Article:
Until a decade ago, Brett Krieble hadn’t thought a lot about global issues. She was a full-time mom, busy raising four kids.
“I had never really been much of an advocate at all,” Krieble said, “except for my children.”
That all changed in 2007, when the Terre Haute native returned to her teaching career at University High School in Zionsville. Her daughter, Haley, was a student at University High and led an effort to bring to the school a speaker from Invisible Children, a nonprofit organization trying to protect vulnerable people from violence in northern Uganda.
Later that school year, a young Ugandan named Akena Boni spoke at the school, telling his story of being one of 30,000 children kidnapped by a rebel army to become a child soldier, and of being shot while escaping and his quest for a better life.
Today, Boni fondly refers to Krieble as “mum.” She’s traveled to Uganda five times, developing friendships with the people of the Acholi tribe in the north. Krieble took 10 University High students along on her most recent journey to Uganda, last January. And, she’s launched her own nonprofit, the Ribe Project, aimed at providing vocational skills, business education and microloans to women in that region of that east African nation.
It’s a country where past violence displaced 1.7 million people. It’s also a land of breathtaking natural beauty, and residents in the north who are “just amazing — warm, happy, smiling people,” Krieble said.
“I think, once your eyes are opened to a thing like this you can never turn away from it,” she added, “and you say, ‘What can I do to help that situation?’”
In the Acholi language, “ribe” means unity — a high aspiration in any place, especially northern Uganda. A civil war between government forces and the rebel Lord’s Resistance Army raged for more than 20 years, before the LRA moved into surrounding countries a decade ago. During the war, the Acholi people were ordered to move into displacement camps for protection, but violence and disease were prevalent. Some stayed in their villages, risking raids by the LRA.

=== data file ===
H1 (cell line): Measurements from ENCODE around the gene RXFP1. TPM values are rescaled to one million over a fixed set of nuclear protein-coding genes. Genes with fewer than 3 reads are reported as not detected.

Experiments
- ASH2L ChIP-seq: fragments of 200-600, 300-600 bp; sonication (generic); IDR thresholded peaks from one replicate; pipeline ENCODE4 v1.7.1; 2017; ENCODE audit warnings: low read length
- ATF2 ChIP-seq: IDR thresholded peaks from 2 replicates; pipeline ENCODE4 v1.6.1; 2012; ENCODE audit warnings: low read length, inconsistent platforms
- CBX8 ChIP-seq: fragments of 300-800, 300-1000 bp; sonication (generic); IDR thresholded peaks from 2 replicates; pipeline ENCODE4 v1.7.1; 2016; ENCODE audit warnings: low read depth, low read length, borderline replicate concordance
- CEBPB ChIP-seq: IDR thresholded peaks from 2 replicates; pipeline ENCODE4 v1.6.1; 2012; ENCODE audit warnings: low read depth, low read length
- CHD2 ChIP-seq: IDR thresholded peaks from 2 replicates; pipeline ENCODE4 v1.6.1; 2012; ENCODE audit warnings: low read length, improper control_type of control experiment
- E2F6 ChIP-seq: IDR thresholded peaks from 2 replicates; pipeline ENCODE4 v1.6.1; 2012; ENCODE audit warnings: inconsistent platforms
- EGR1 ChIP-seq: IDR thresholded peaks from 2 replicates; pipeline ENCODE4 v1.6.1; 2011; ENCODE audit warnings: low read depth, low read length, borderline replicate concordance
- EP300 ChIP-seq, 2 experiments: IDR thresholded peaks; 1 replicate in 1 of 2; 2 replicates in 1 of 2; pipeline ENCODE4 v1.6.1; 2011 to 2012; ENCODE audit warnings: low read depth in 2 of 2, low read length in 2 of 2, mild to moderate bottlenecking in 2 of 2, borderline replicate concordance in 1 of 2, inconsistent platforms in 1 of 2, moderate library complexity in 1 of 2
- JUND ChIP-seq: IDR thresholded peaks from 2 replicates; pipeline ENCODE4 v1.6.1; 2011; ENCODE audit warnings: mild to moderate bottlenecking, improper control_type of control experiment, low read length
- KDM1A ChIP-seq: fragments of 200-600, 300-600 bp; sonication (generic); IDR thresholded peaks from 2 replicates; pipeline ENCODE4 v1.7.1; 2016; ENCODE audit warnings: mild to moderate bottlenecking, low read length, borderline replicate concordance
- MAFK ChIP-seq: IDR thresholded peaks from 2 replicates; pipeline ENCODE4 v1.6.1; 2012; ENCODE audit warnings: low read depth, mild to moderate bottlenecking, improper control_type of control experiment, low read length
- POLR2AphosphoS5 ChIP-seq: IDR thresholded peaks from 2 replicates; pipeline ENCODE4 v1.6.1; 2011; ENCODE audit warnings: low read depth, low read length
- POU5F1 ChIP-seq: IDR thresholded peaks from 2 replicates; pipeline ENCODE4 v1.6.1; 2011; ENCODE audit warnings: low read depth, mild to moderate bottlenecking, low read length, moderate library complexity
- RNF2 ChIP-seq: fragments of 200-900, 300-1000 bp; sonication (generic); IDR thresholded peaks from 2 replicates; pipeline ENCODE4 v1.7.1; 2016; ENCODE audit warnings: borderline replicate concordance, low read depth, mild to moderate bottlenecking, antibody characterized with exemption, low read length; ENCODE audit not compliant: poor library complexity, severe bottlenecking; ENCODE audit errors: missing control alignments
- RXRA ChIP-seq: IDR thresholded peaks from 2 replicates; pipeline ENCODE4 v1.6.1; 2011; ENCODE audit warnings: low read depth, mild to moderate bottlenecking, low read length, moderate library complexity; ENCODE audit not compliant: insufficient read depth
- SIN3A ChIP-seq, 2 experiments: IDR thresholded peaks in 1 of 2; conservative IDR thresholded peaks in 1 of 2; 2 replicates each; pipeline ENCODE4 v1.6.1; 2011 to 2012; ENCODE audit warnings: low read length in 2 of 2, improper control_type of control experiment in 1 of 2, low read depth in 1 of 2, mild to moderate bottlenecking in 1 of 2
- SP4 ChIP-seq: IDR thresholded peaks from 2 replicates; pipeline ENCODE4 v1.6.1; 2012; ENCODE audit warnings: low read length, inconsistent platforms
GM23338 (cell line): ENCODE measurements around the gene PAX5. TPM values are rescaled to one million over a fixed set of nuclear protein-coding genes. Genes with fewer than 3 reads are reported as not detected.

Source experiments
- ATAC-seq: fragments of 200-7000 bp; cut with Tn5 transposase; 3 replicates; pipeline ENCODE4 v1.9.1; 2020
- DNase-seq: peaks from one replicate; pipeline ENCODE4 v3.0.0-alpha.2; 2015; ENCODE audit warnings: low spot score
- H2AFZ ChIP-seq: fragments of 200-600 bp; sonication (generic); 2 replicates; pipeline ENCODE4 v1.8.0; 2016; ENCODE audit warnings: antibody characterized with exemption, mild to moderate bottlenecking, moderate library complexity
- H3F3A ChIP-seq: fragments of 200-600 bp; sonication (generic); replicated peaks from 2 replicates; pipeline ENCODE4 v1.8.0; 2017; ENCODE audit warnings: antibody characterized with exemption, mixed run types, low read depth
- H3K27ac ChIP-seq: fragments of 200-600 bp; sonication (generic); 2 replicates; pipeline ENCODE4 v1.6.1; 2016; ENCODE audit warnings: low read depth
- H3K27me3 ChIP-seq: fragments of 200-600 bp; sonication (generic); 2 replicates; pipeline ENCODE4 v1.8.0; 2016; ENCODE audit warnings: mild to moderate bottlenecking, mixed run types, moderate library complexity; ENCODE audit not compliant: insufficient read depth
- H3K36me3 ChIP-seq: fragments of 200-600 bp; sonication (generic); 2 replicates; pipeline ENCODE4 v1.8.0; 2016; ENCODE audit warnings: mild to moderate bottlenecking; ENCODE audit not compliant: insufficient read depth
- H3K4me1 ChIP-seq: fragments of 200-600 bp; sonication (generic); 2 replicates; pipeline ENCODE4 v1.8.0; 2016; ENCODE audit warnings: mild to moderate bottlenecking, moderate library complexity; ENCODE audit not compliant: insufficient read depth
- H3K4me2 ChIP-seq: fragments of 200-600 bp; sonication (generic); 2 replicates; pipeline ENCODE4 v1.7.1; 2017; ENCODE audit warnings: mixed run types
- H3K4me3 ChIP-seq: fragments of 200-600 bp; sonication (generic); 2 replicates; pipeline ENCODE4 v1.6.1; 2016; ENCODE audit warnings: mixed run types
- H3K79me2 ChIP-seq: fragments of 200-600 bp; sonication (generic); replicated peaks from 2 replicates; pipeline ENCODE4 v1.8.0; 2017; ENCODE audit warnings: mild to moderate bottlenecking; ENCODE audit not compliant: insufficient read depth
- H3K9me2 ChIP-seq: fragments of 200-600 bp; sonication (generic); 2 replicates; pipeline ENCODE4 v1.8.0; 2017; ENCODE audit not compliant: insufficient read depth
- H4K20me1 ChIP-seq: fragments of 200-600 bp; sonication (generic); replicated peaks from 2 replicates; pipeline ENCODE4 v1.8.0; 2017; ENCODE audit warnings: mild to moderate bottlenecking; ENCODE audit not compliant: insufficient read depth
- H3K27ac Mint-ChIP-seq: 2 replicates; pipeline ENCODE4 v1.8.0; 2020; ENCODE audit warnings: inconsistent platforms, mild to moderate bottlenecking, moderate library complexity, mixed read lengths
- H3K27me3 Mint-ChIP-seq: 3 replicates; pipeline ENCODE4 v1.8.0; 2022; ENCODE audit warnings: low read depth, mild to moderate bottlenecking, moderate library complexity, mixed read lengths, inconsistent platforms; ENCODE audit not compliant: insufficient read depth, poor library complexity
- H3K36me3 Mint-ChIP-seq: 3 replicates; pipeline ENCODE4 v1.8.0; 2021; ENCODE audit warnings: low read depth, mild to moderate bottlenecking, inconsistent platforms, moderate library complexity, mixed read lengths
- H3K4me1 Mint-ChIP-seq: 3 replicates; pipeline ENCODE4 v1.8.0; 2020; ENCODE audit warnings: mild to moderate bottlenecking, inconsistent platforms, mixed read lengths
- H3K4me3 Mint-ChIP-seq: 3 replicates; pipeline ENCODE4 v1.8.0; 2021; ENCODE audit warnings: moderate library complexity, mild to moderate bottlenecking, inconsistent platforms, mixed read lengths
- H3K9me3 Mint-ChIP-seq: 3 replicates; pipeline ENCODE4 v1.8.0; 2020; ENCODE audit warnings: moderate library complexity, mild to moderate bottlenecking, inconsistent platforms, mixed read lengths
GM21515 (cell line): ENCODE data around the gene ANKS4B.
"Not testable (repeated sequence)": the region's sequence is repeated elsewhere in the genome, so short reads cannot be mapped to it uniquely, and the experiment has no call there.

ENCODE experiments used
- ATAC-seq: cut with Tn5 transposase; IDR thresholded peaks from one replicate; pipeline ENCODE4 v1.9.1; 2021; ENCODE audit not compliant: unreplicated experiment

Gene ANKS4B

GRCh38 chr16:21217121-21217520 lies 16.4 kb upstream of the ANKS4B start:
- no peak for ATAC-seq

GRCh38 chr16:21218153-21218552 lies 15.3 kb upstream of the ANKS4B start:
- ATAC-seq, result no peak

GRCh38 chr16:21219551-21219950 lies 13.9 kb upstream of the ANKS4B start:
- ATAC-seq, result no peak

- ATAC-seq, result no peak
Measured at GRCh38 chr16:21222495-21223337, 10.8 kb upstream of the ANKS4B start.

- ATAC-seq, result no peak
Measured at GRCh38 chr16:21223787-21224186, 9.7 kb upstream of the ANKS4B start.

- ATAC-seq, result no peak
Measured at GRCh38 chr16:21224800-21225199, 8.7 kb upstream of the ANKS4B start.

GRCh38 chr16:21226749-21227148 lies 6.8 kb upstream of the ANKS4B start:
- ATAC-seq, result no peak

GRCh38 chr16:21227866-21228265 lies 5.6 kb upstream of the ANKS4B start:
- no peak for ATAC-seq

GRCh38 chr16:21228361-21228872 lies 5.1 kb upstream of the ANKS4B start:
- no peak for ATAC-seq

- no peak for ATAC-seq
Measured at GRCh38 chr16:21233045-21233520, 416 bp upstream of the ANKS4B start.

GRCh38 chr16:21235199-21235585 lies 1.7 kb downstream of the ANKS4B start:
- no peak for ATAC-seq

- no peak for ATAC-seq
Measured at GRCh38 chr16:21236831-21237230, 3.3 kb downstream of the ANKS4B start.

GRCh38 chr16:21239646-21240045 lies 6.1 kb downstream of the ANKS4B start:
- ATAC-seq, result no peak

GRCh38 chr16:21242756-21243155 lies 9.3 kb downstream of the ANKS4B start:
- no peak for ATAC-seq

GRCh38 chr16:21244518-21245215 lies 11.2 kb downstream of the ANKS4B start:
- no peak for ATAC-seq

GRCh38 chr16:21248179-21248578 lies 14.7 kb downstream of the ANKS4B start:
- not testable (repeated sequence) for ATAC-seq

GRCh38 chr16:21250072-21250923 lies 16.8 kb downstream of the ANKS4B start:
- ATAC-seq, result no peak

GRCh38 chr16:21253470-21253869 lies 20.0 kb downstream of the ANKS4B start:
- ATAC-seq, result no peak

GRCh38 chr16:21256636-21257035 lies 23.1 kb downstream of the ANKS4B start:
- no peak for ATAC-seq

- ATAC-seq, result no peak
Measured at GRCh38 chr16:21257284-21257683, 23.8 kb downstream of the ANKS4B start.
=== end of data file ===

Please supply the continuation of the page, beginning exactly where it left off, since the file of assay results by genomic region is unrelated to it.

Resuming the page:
The LRA rebels, headed by international fugitive Joseph Kony, would raid villages at night, kidnapping children as recruits, Krieble explained. Kids would walk into safe houses inside the cities in the evening to avoid the kidnappers. The children were called “night commuters” and “invisible children.” Boni was captured when he was just 8, a year after his father died. Two weeks after his capture, Boni and a friend escaped. Boni suffered a gunshot wound but reached safety, Krieble said. His friend was killed.
The war changed adult lives, too. The conflict “left many women without their husbands, and now it’s the women [who do the] farming in order to raise money for buying food and paying school fees,” Boni said last week by email from Uganda. He’s now 27 years old, Ribe Project’s Uganda director and a father, raising a young daughter and thinking of her future.
Microloans go a long way
Daily life is laborious for the women. They haul water long distances, care for young kids, tend to their homes and cook. Poverty is more prevalent in the north, where the landscape is flat and sparsely populated, unlike the lush hills of southern Uganda, where coffee and tea grow plentifully.
“A lot of men here don’t help their family a lot, and a lot of women here don’t have the qualification in school to earn ... white-collar jobs, like working in big offices,” Boni said. “So Ribe Project will help them come out of the poverty.”
Nearly a decade after the war, many Acholi women are trying to support their families. “I just want to see the women there be successful in reaching their dreams,” Krieble said.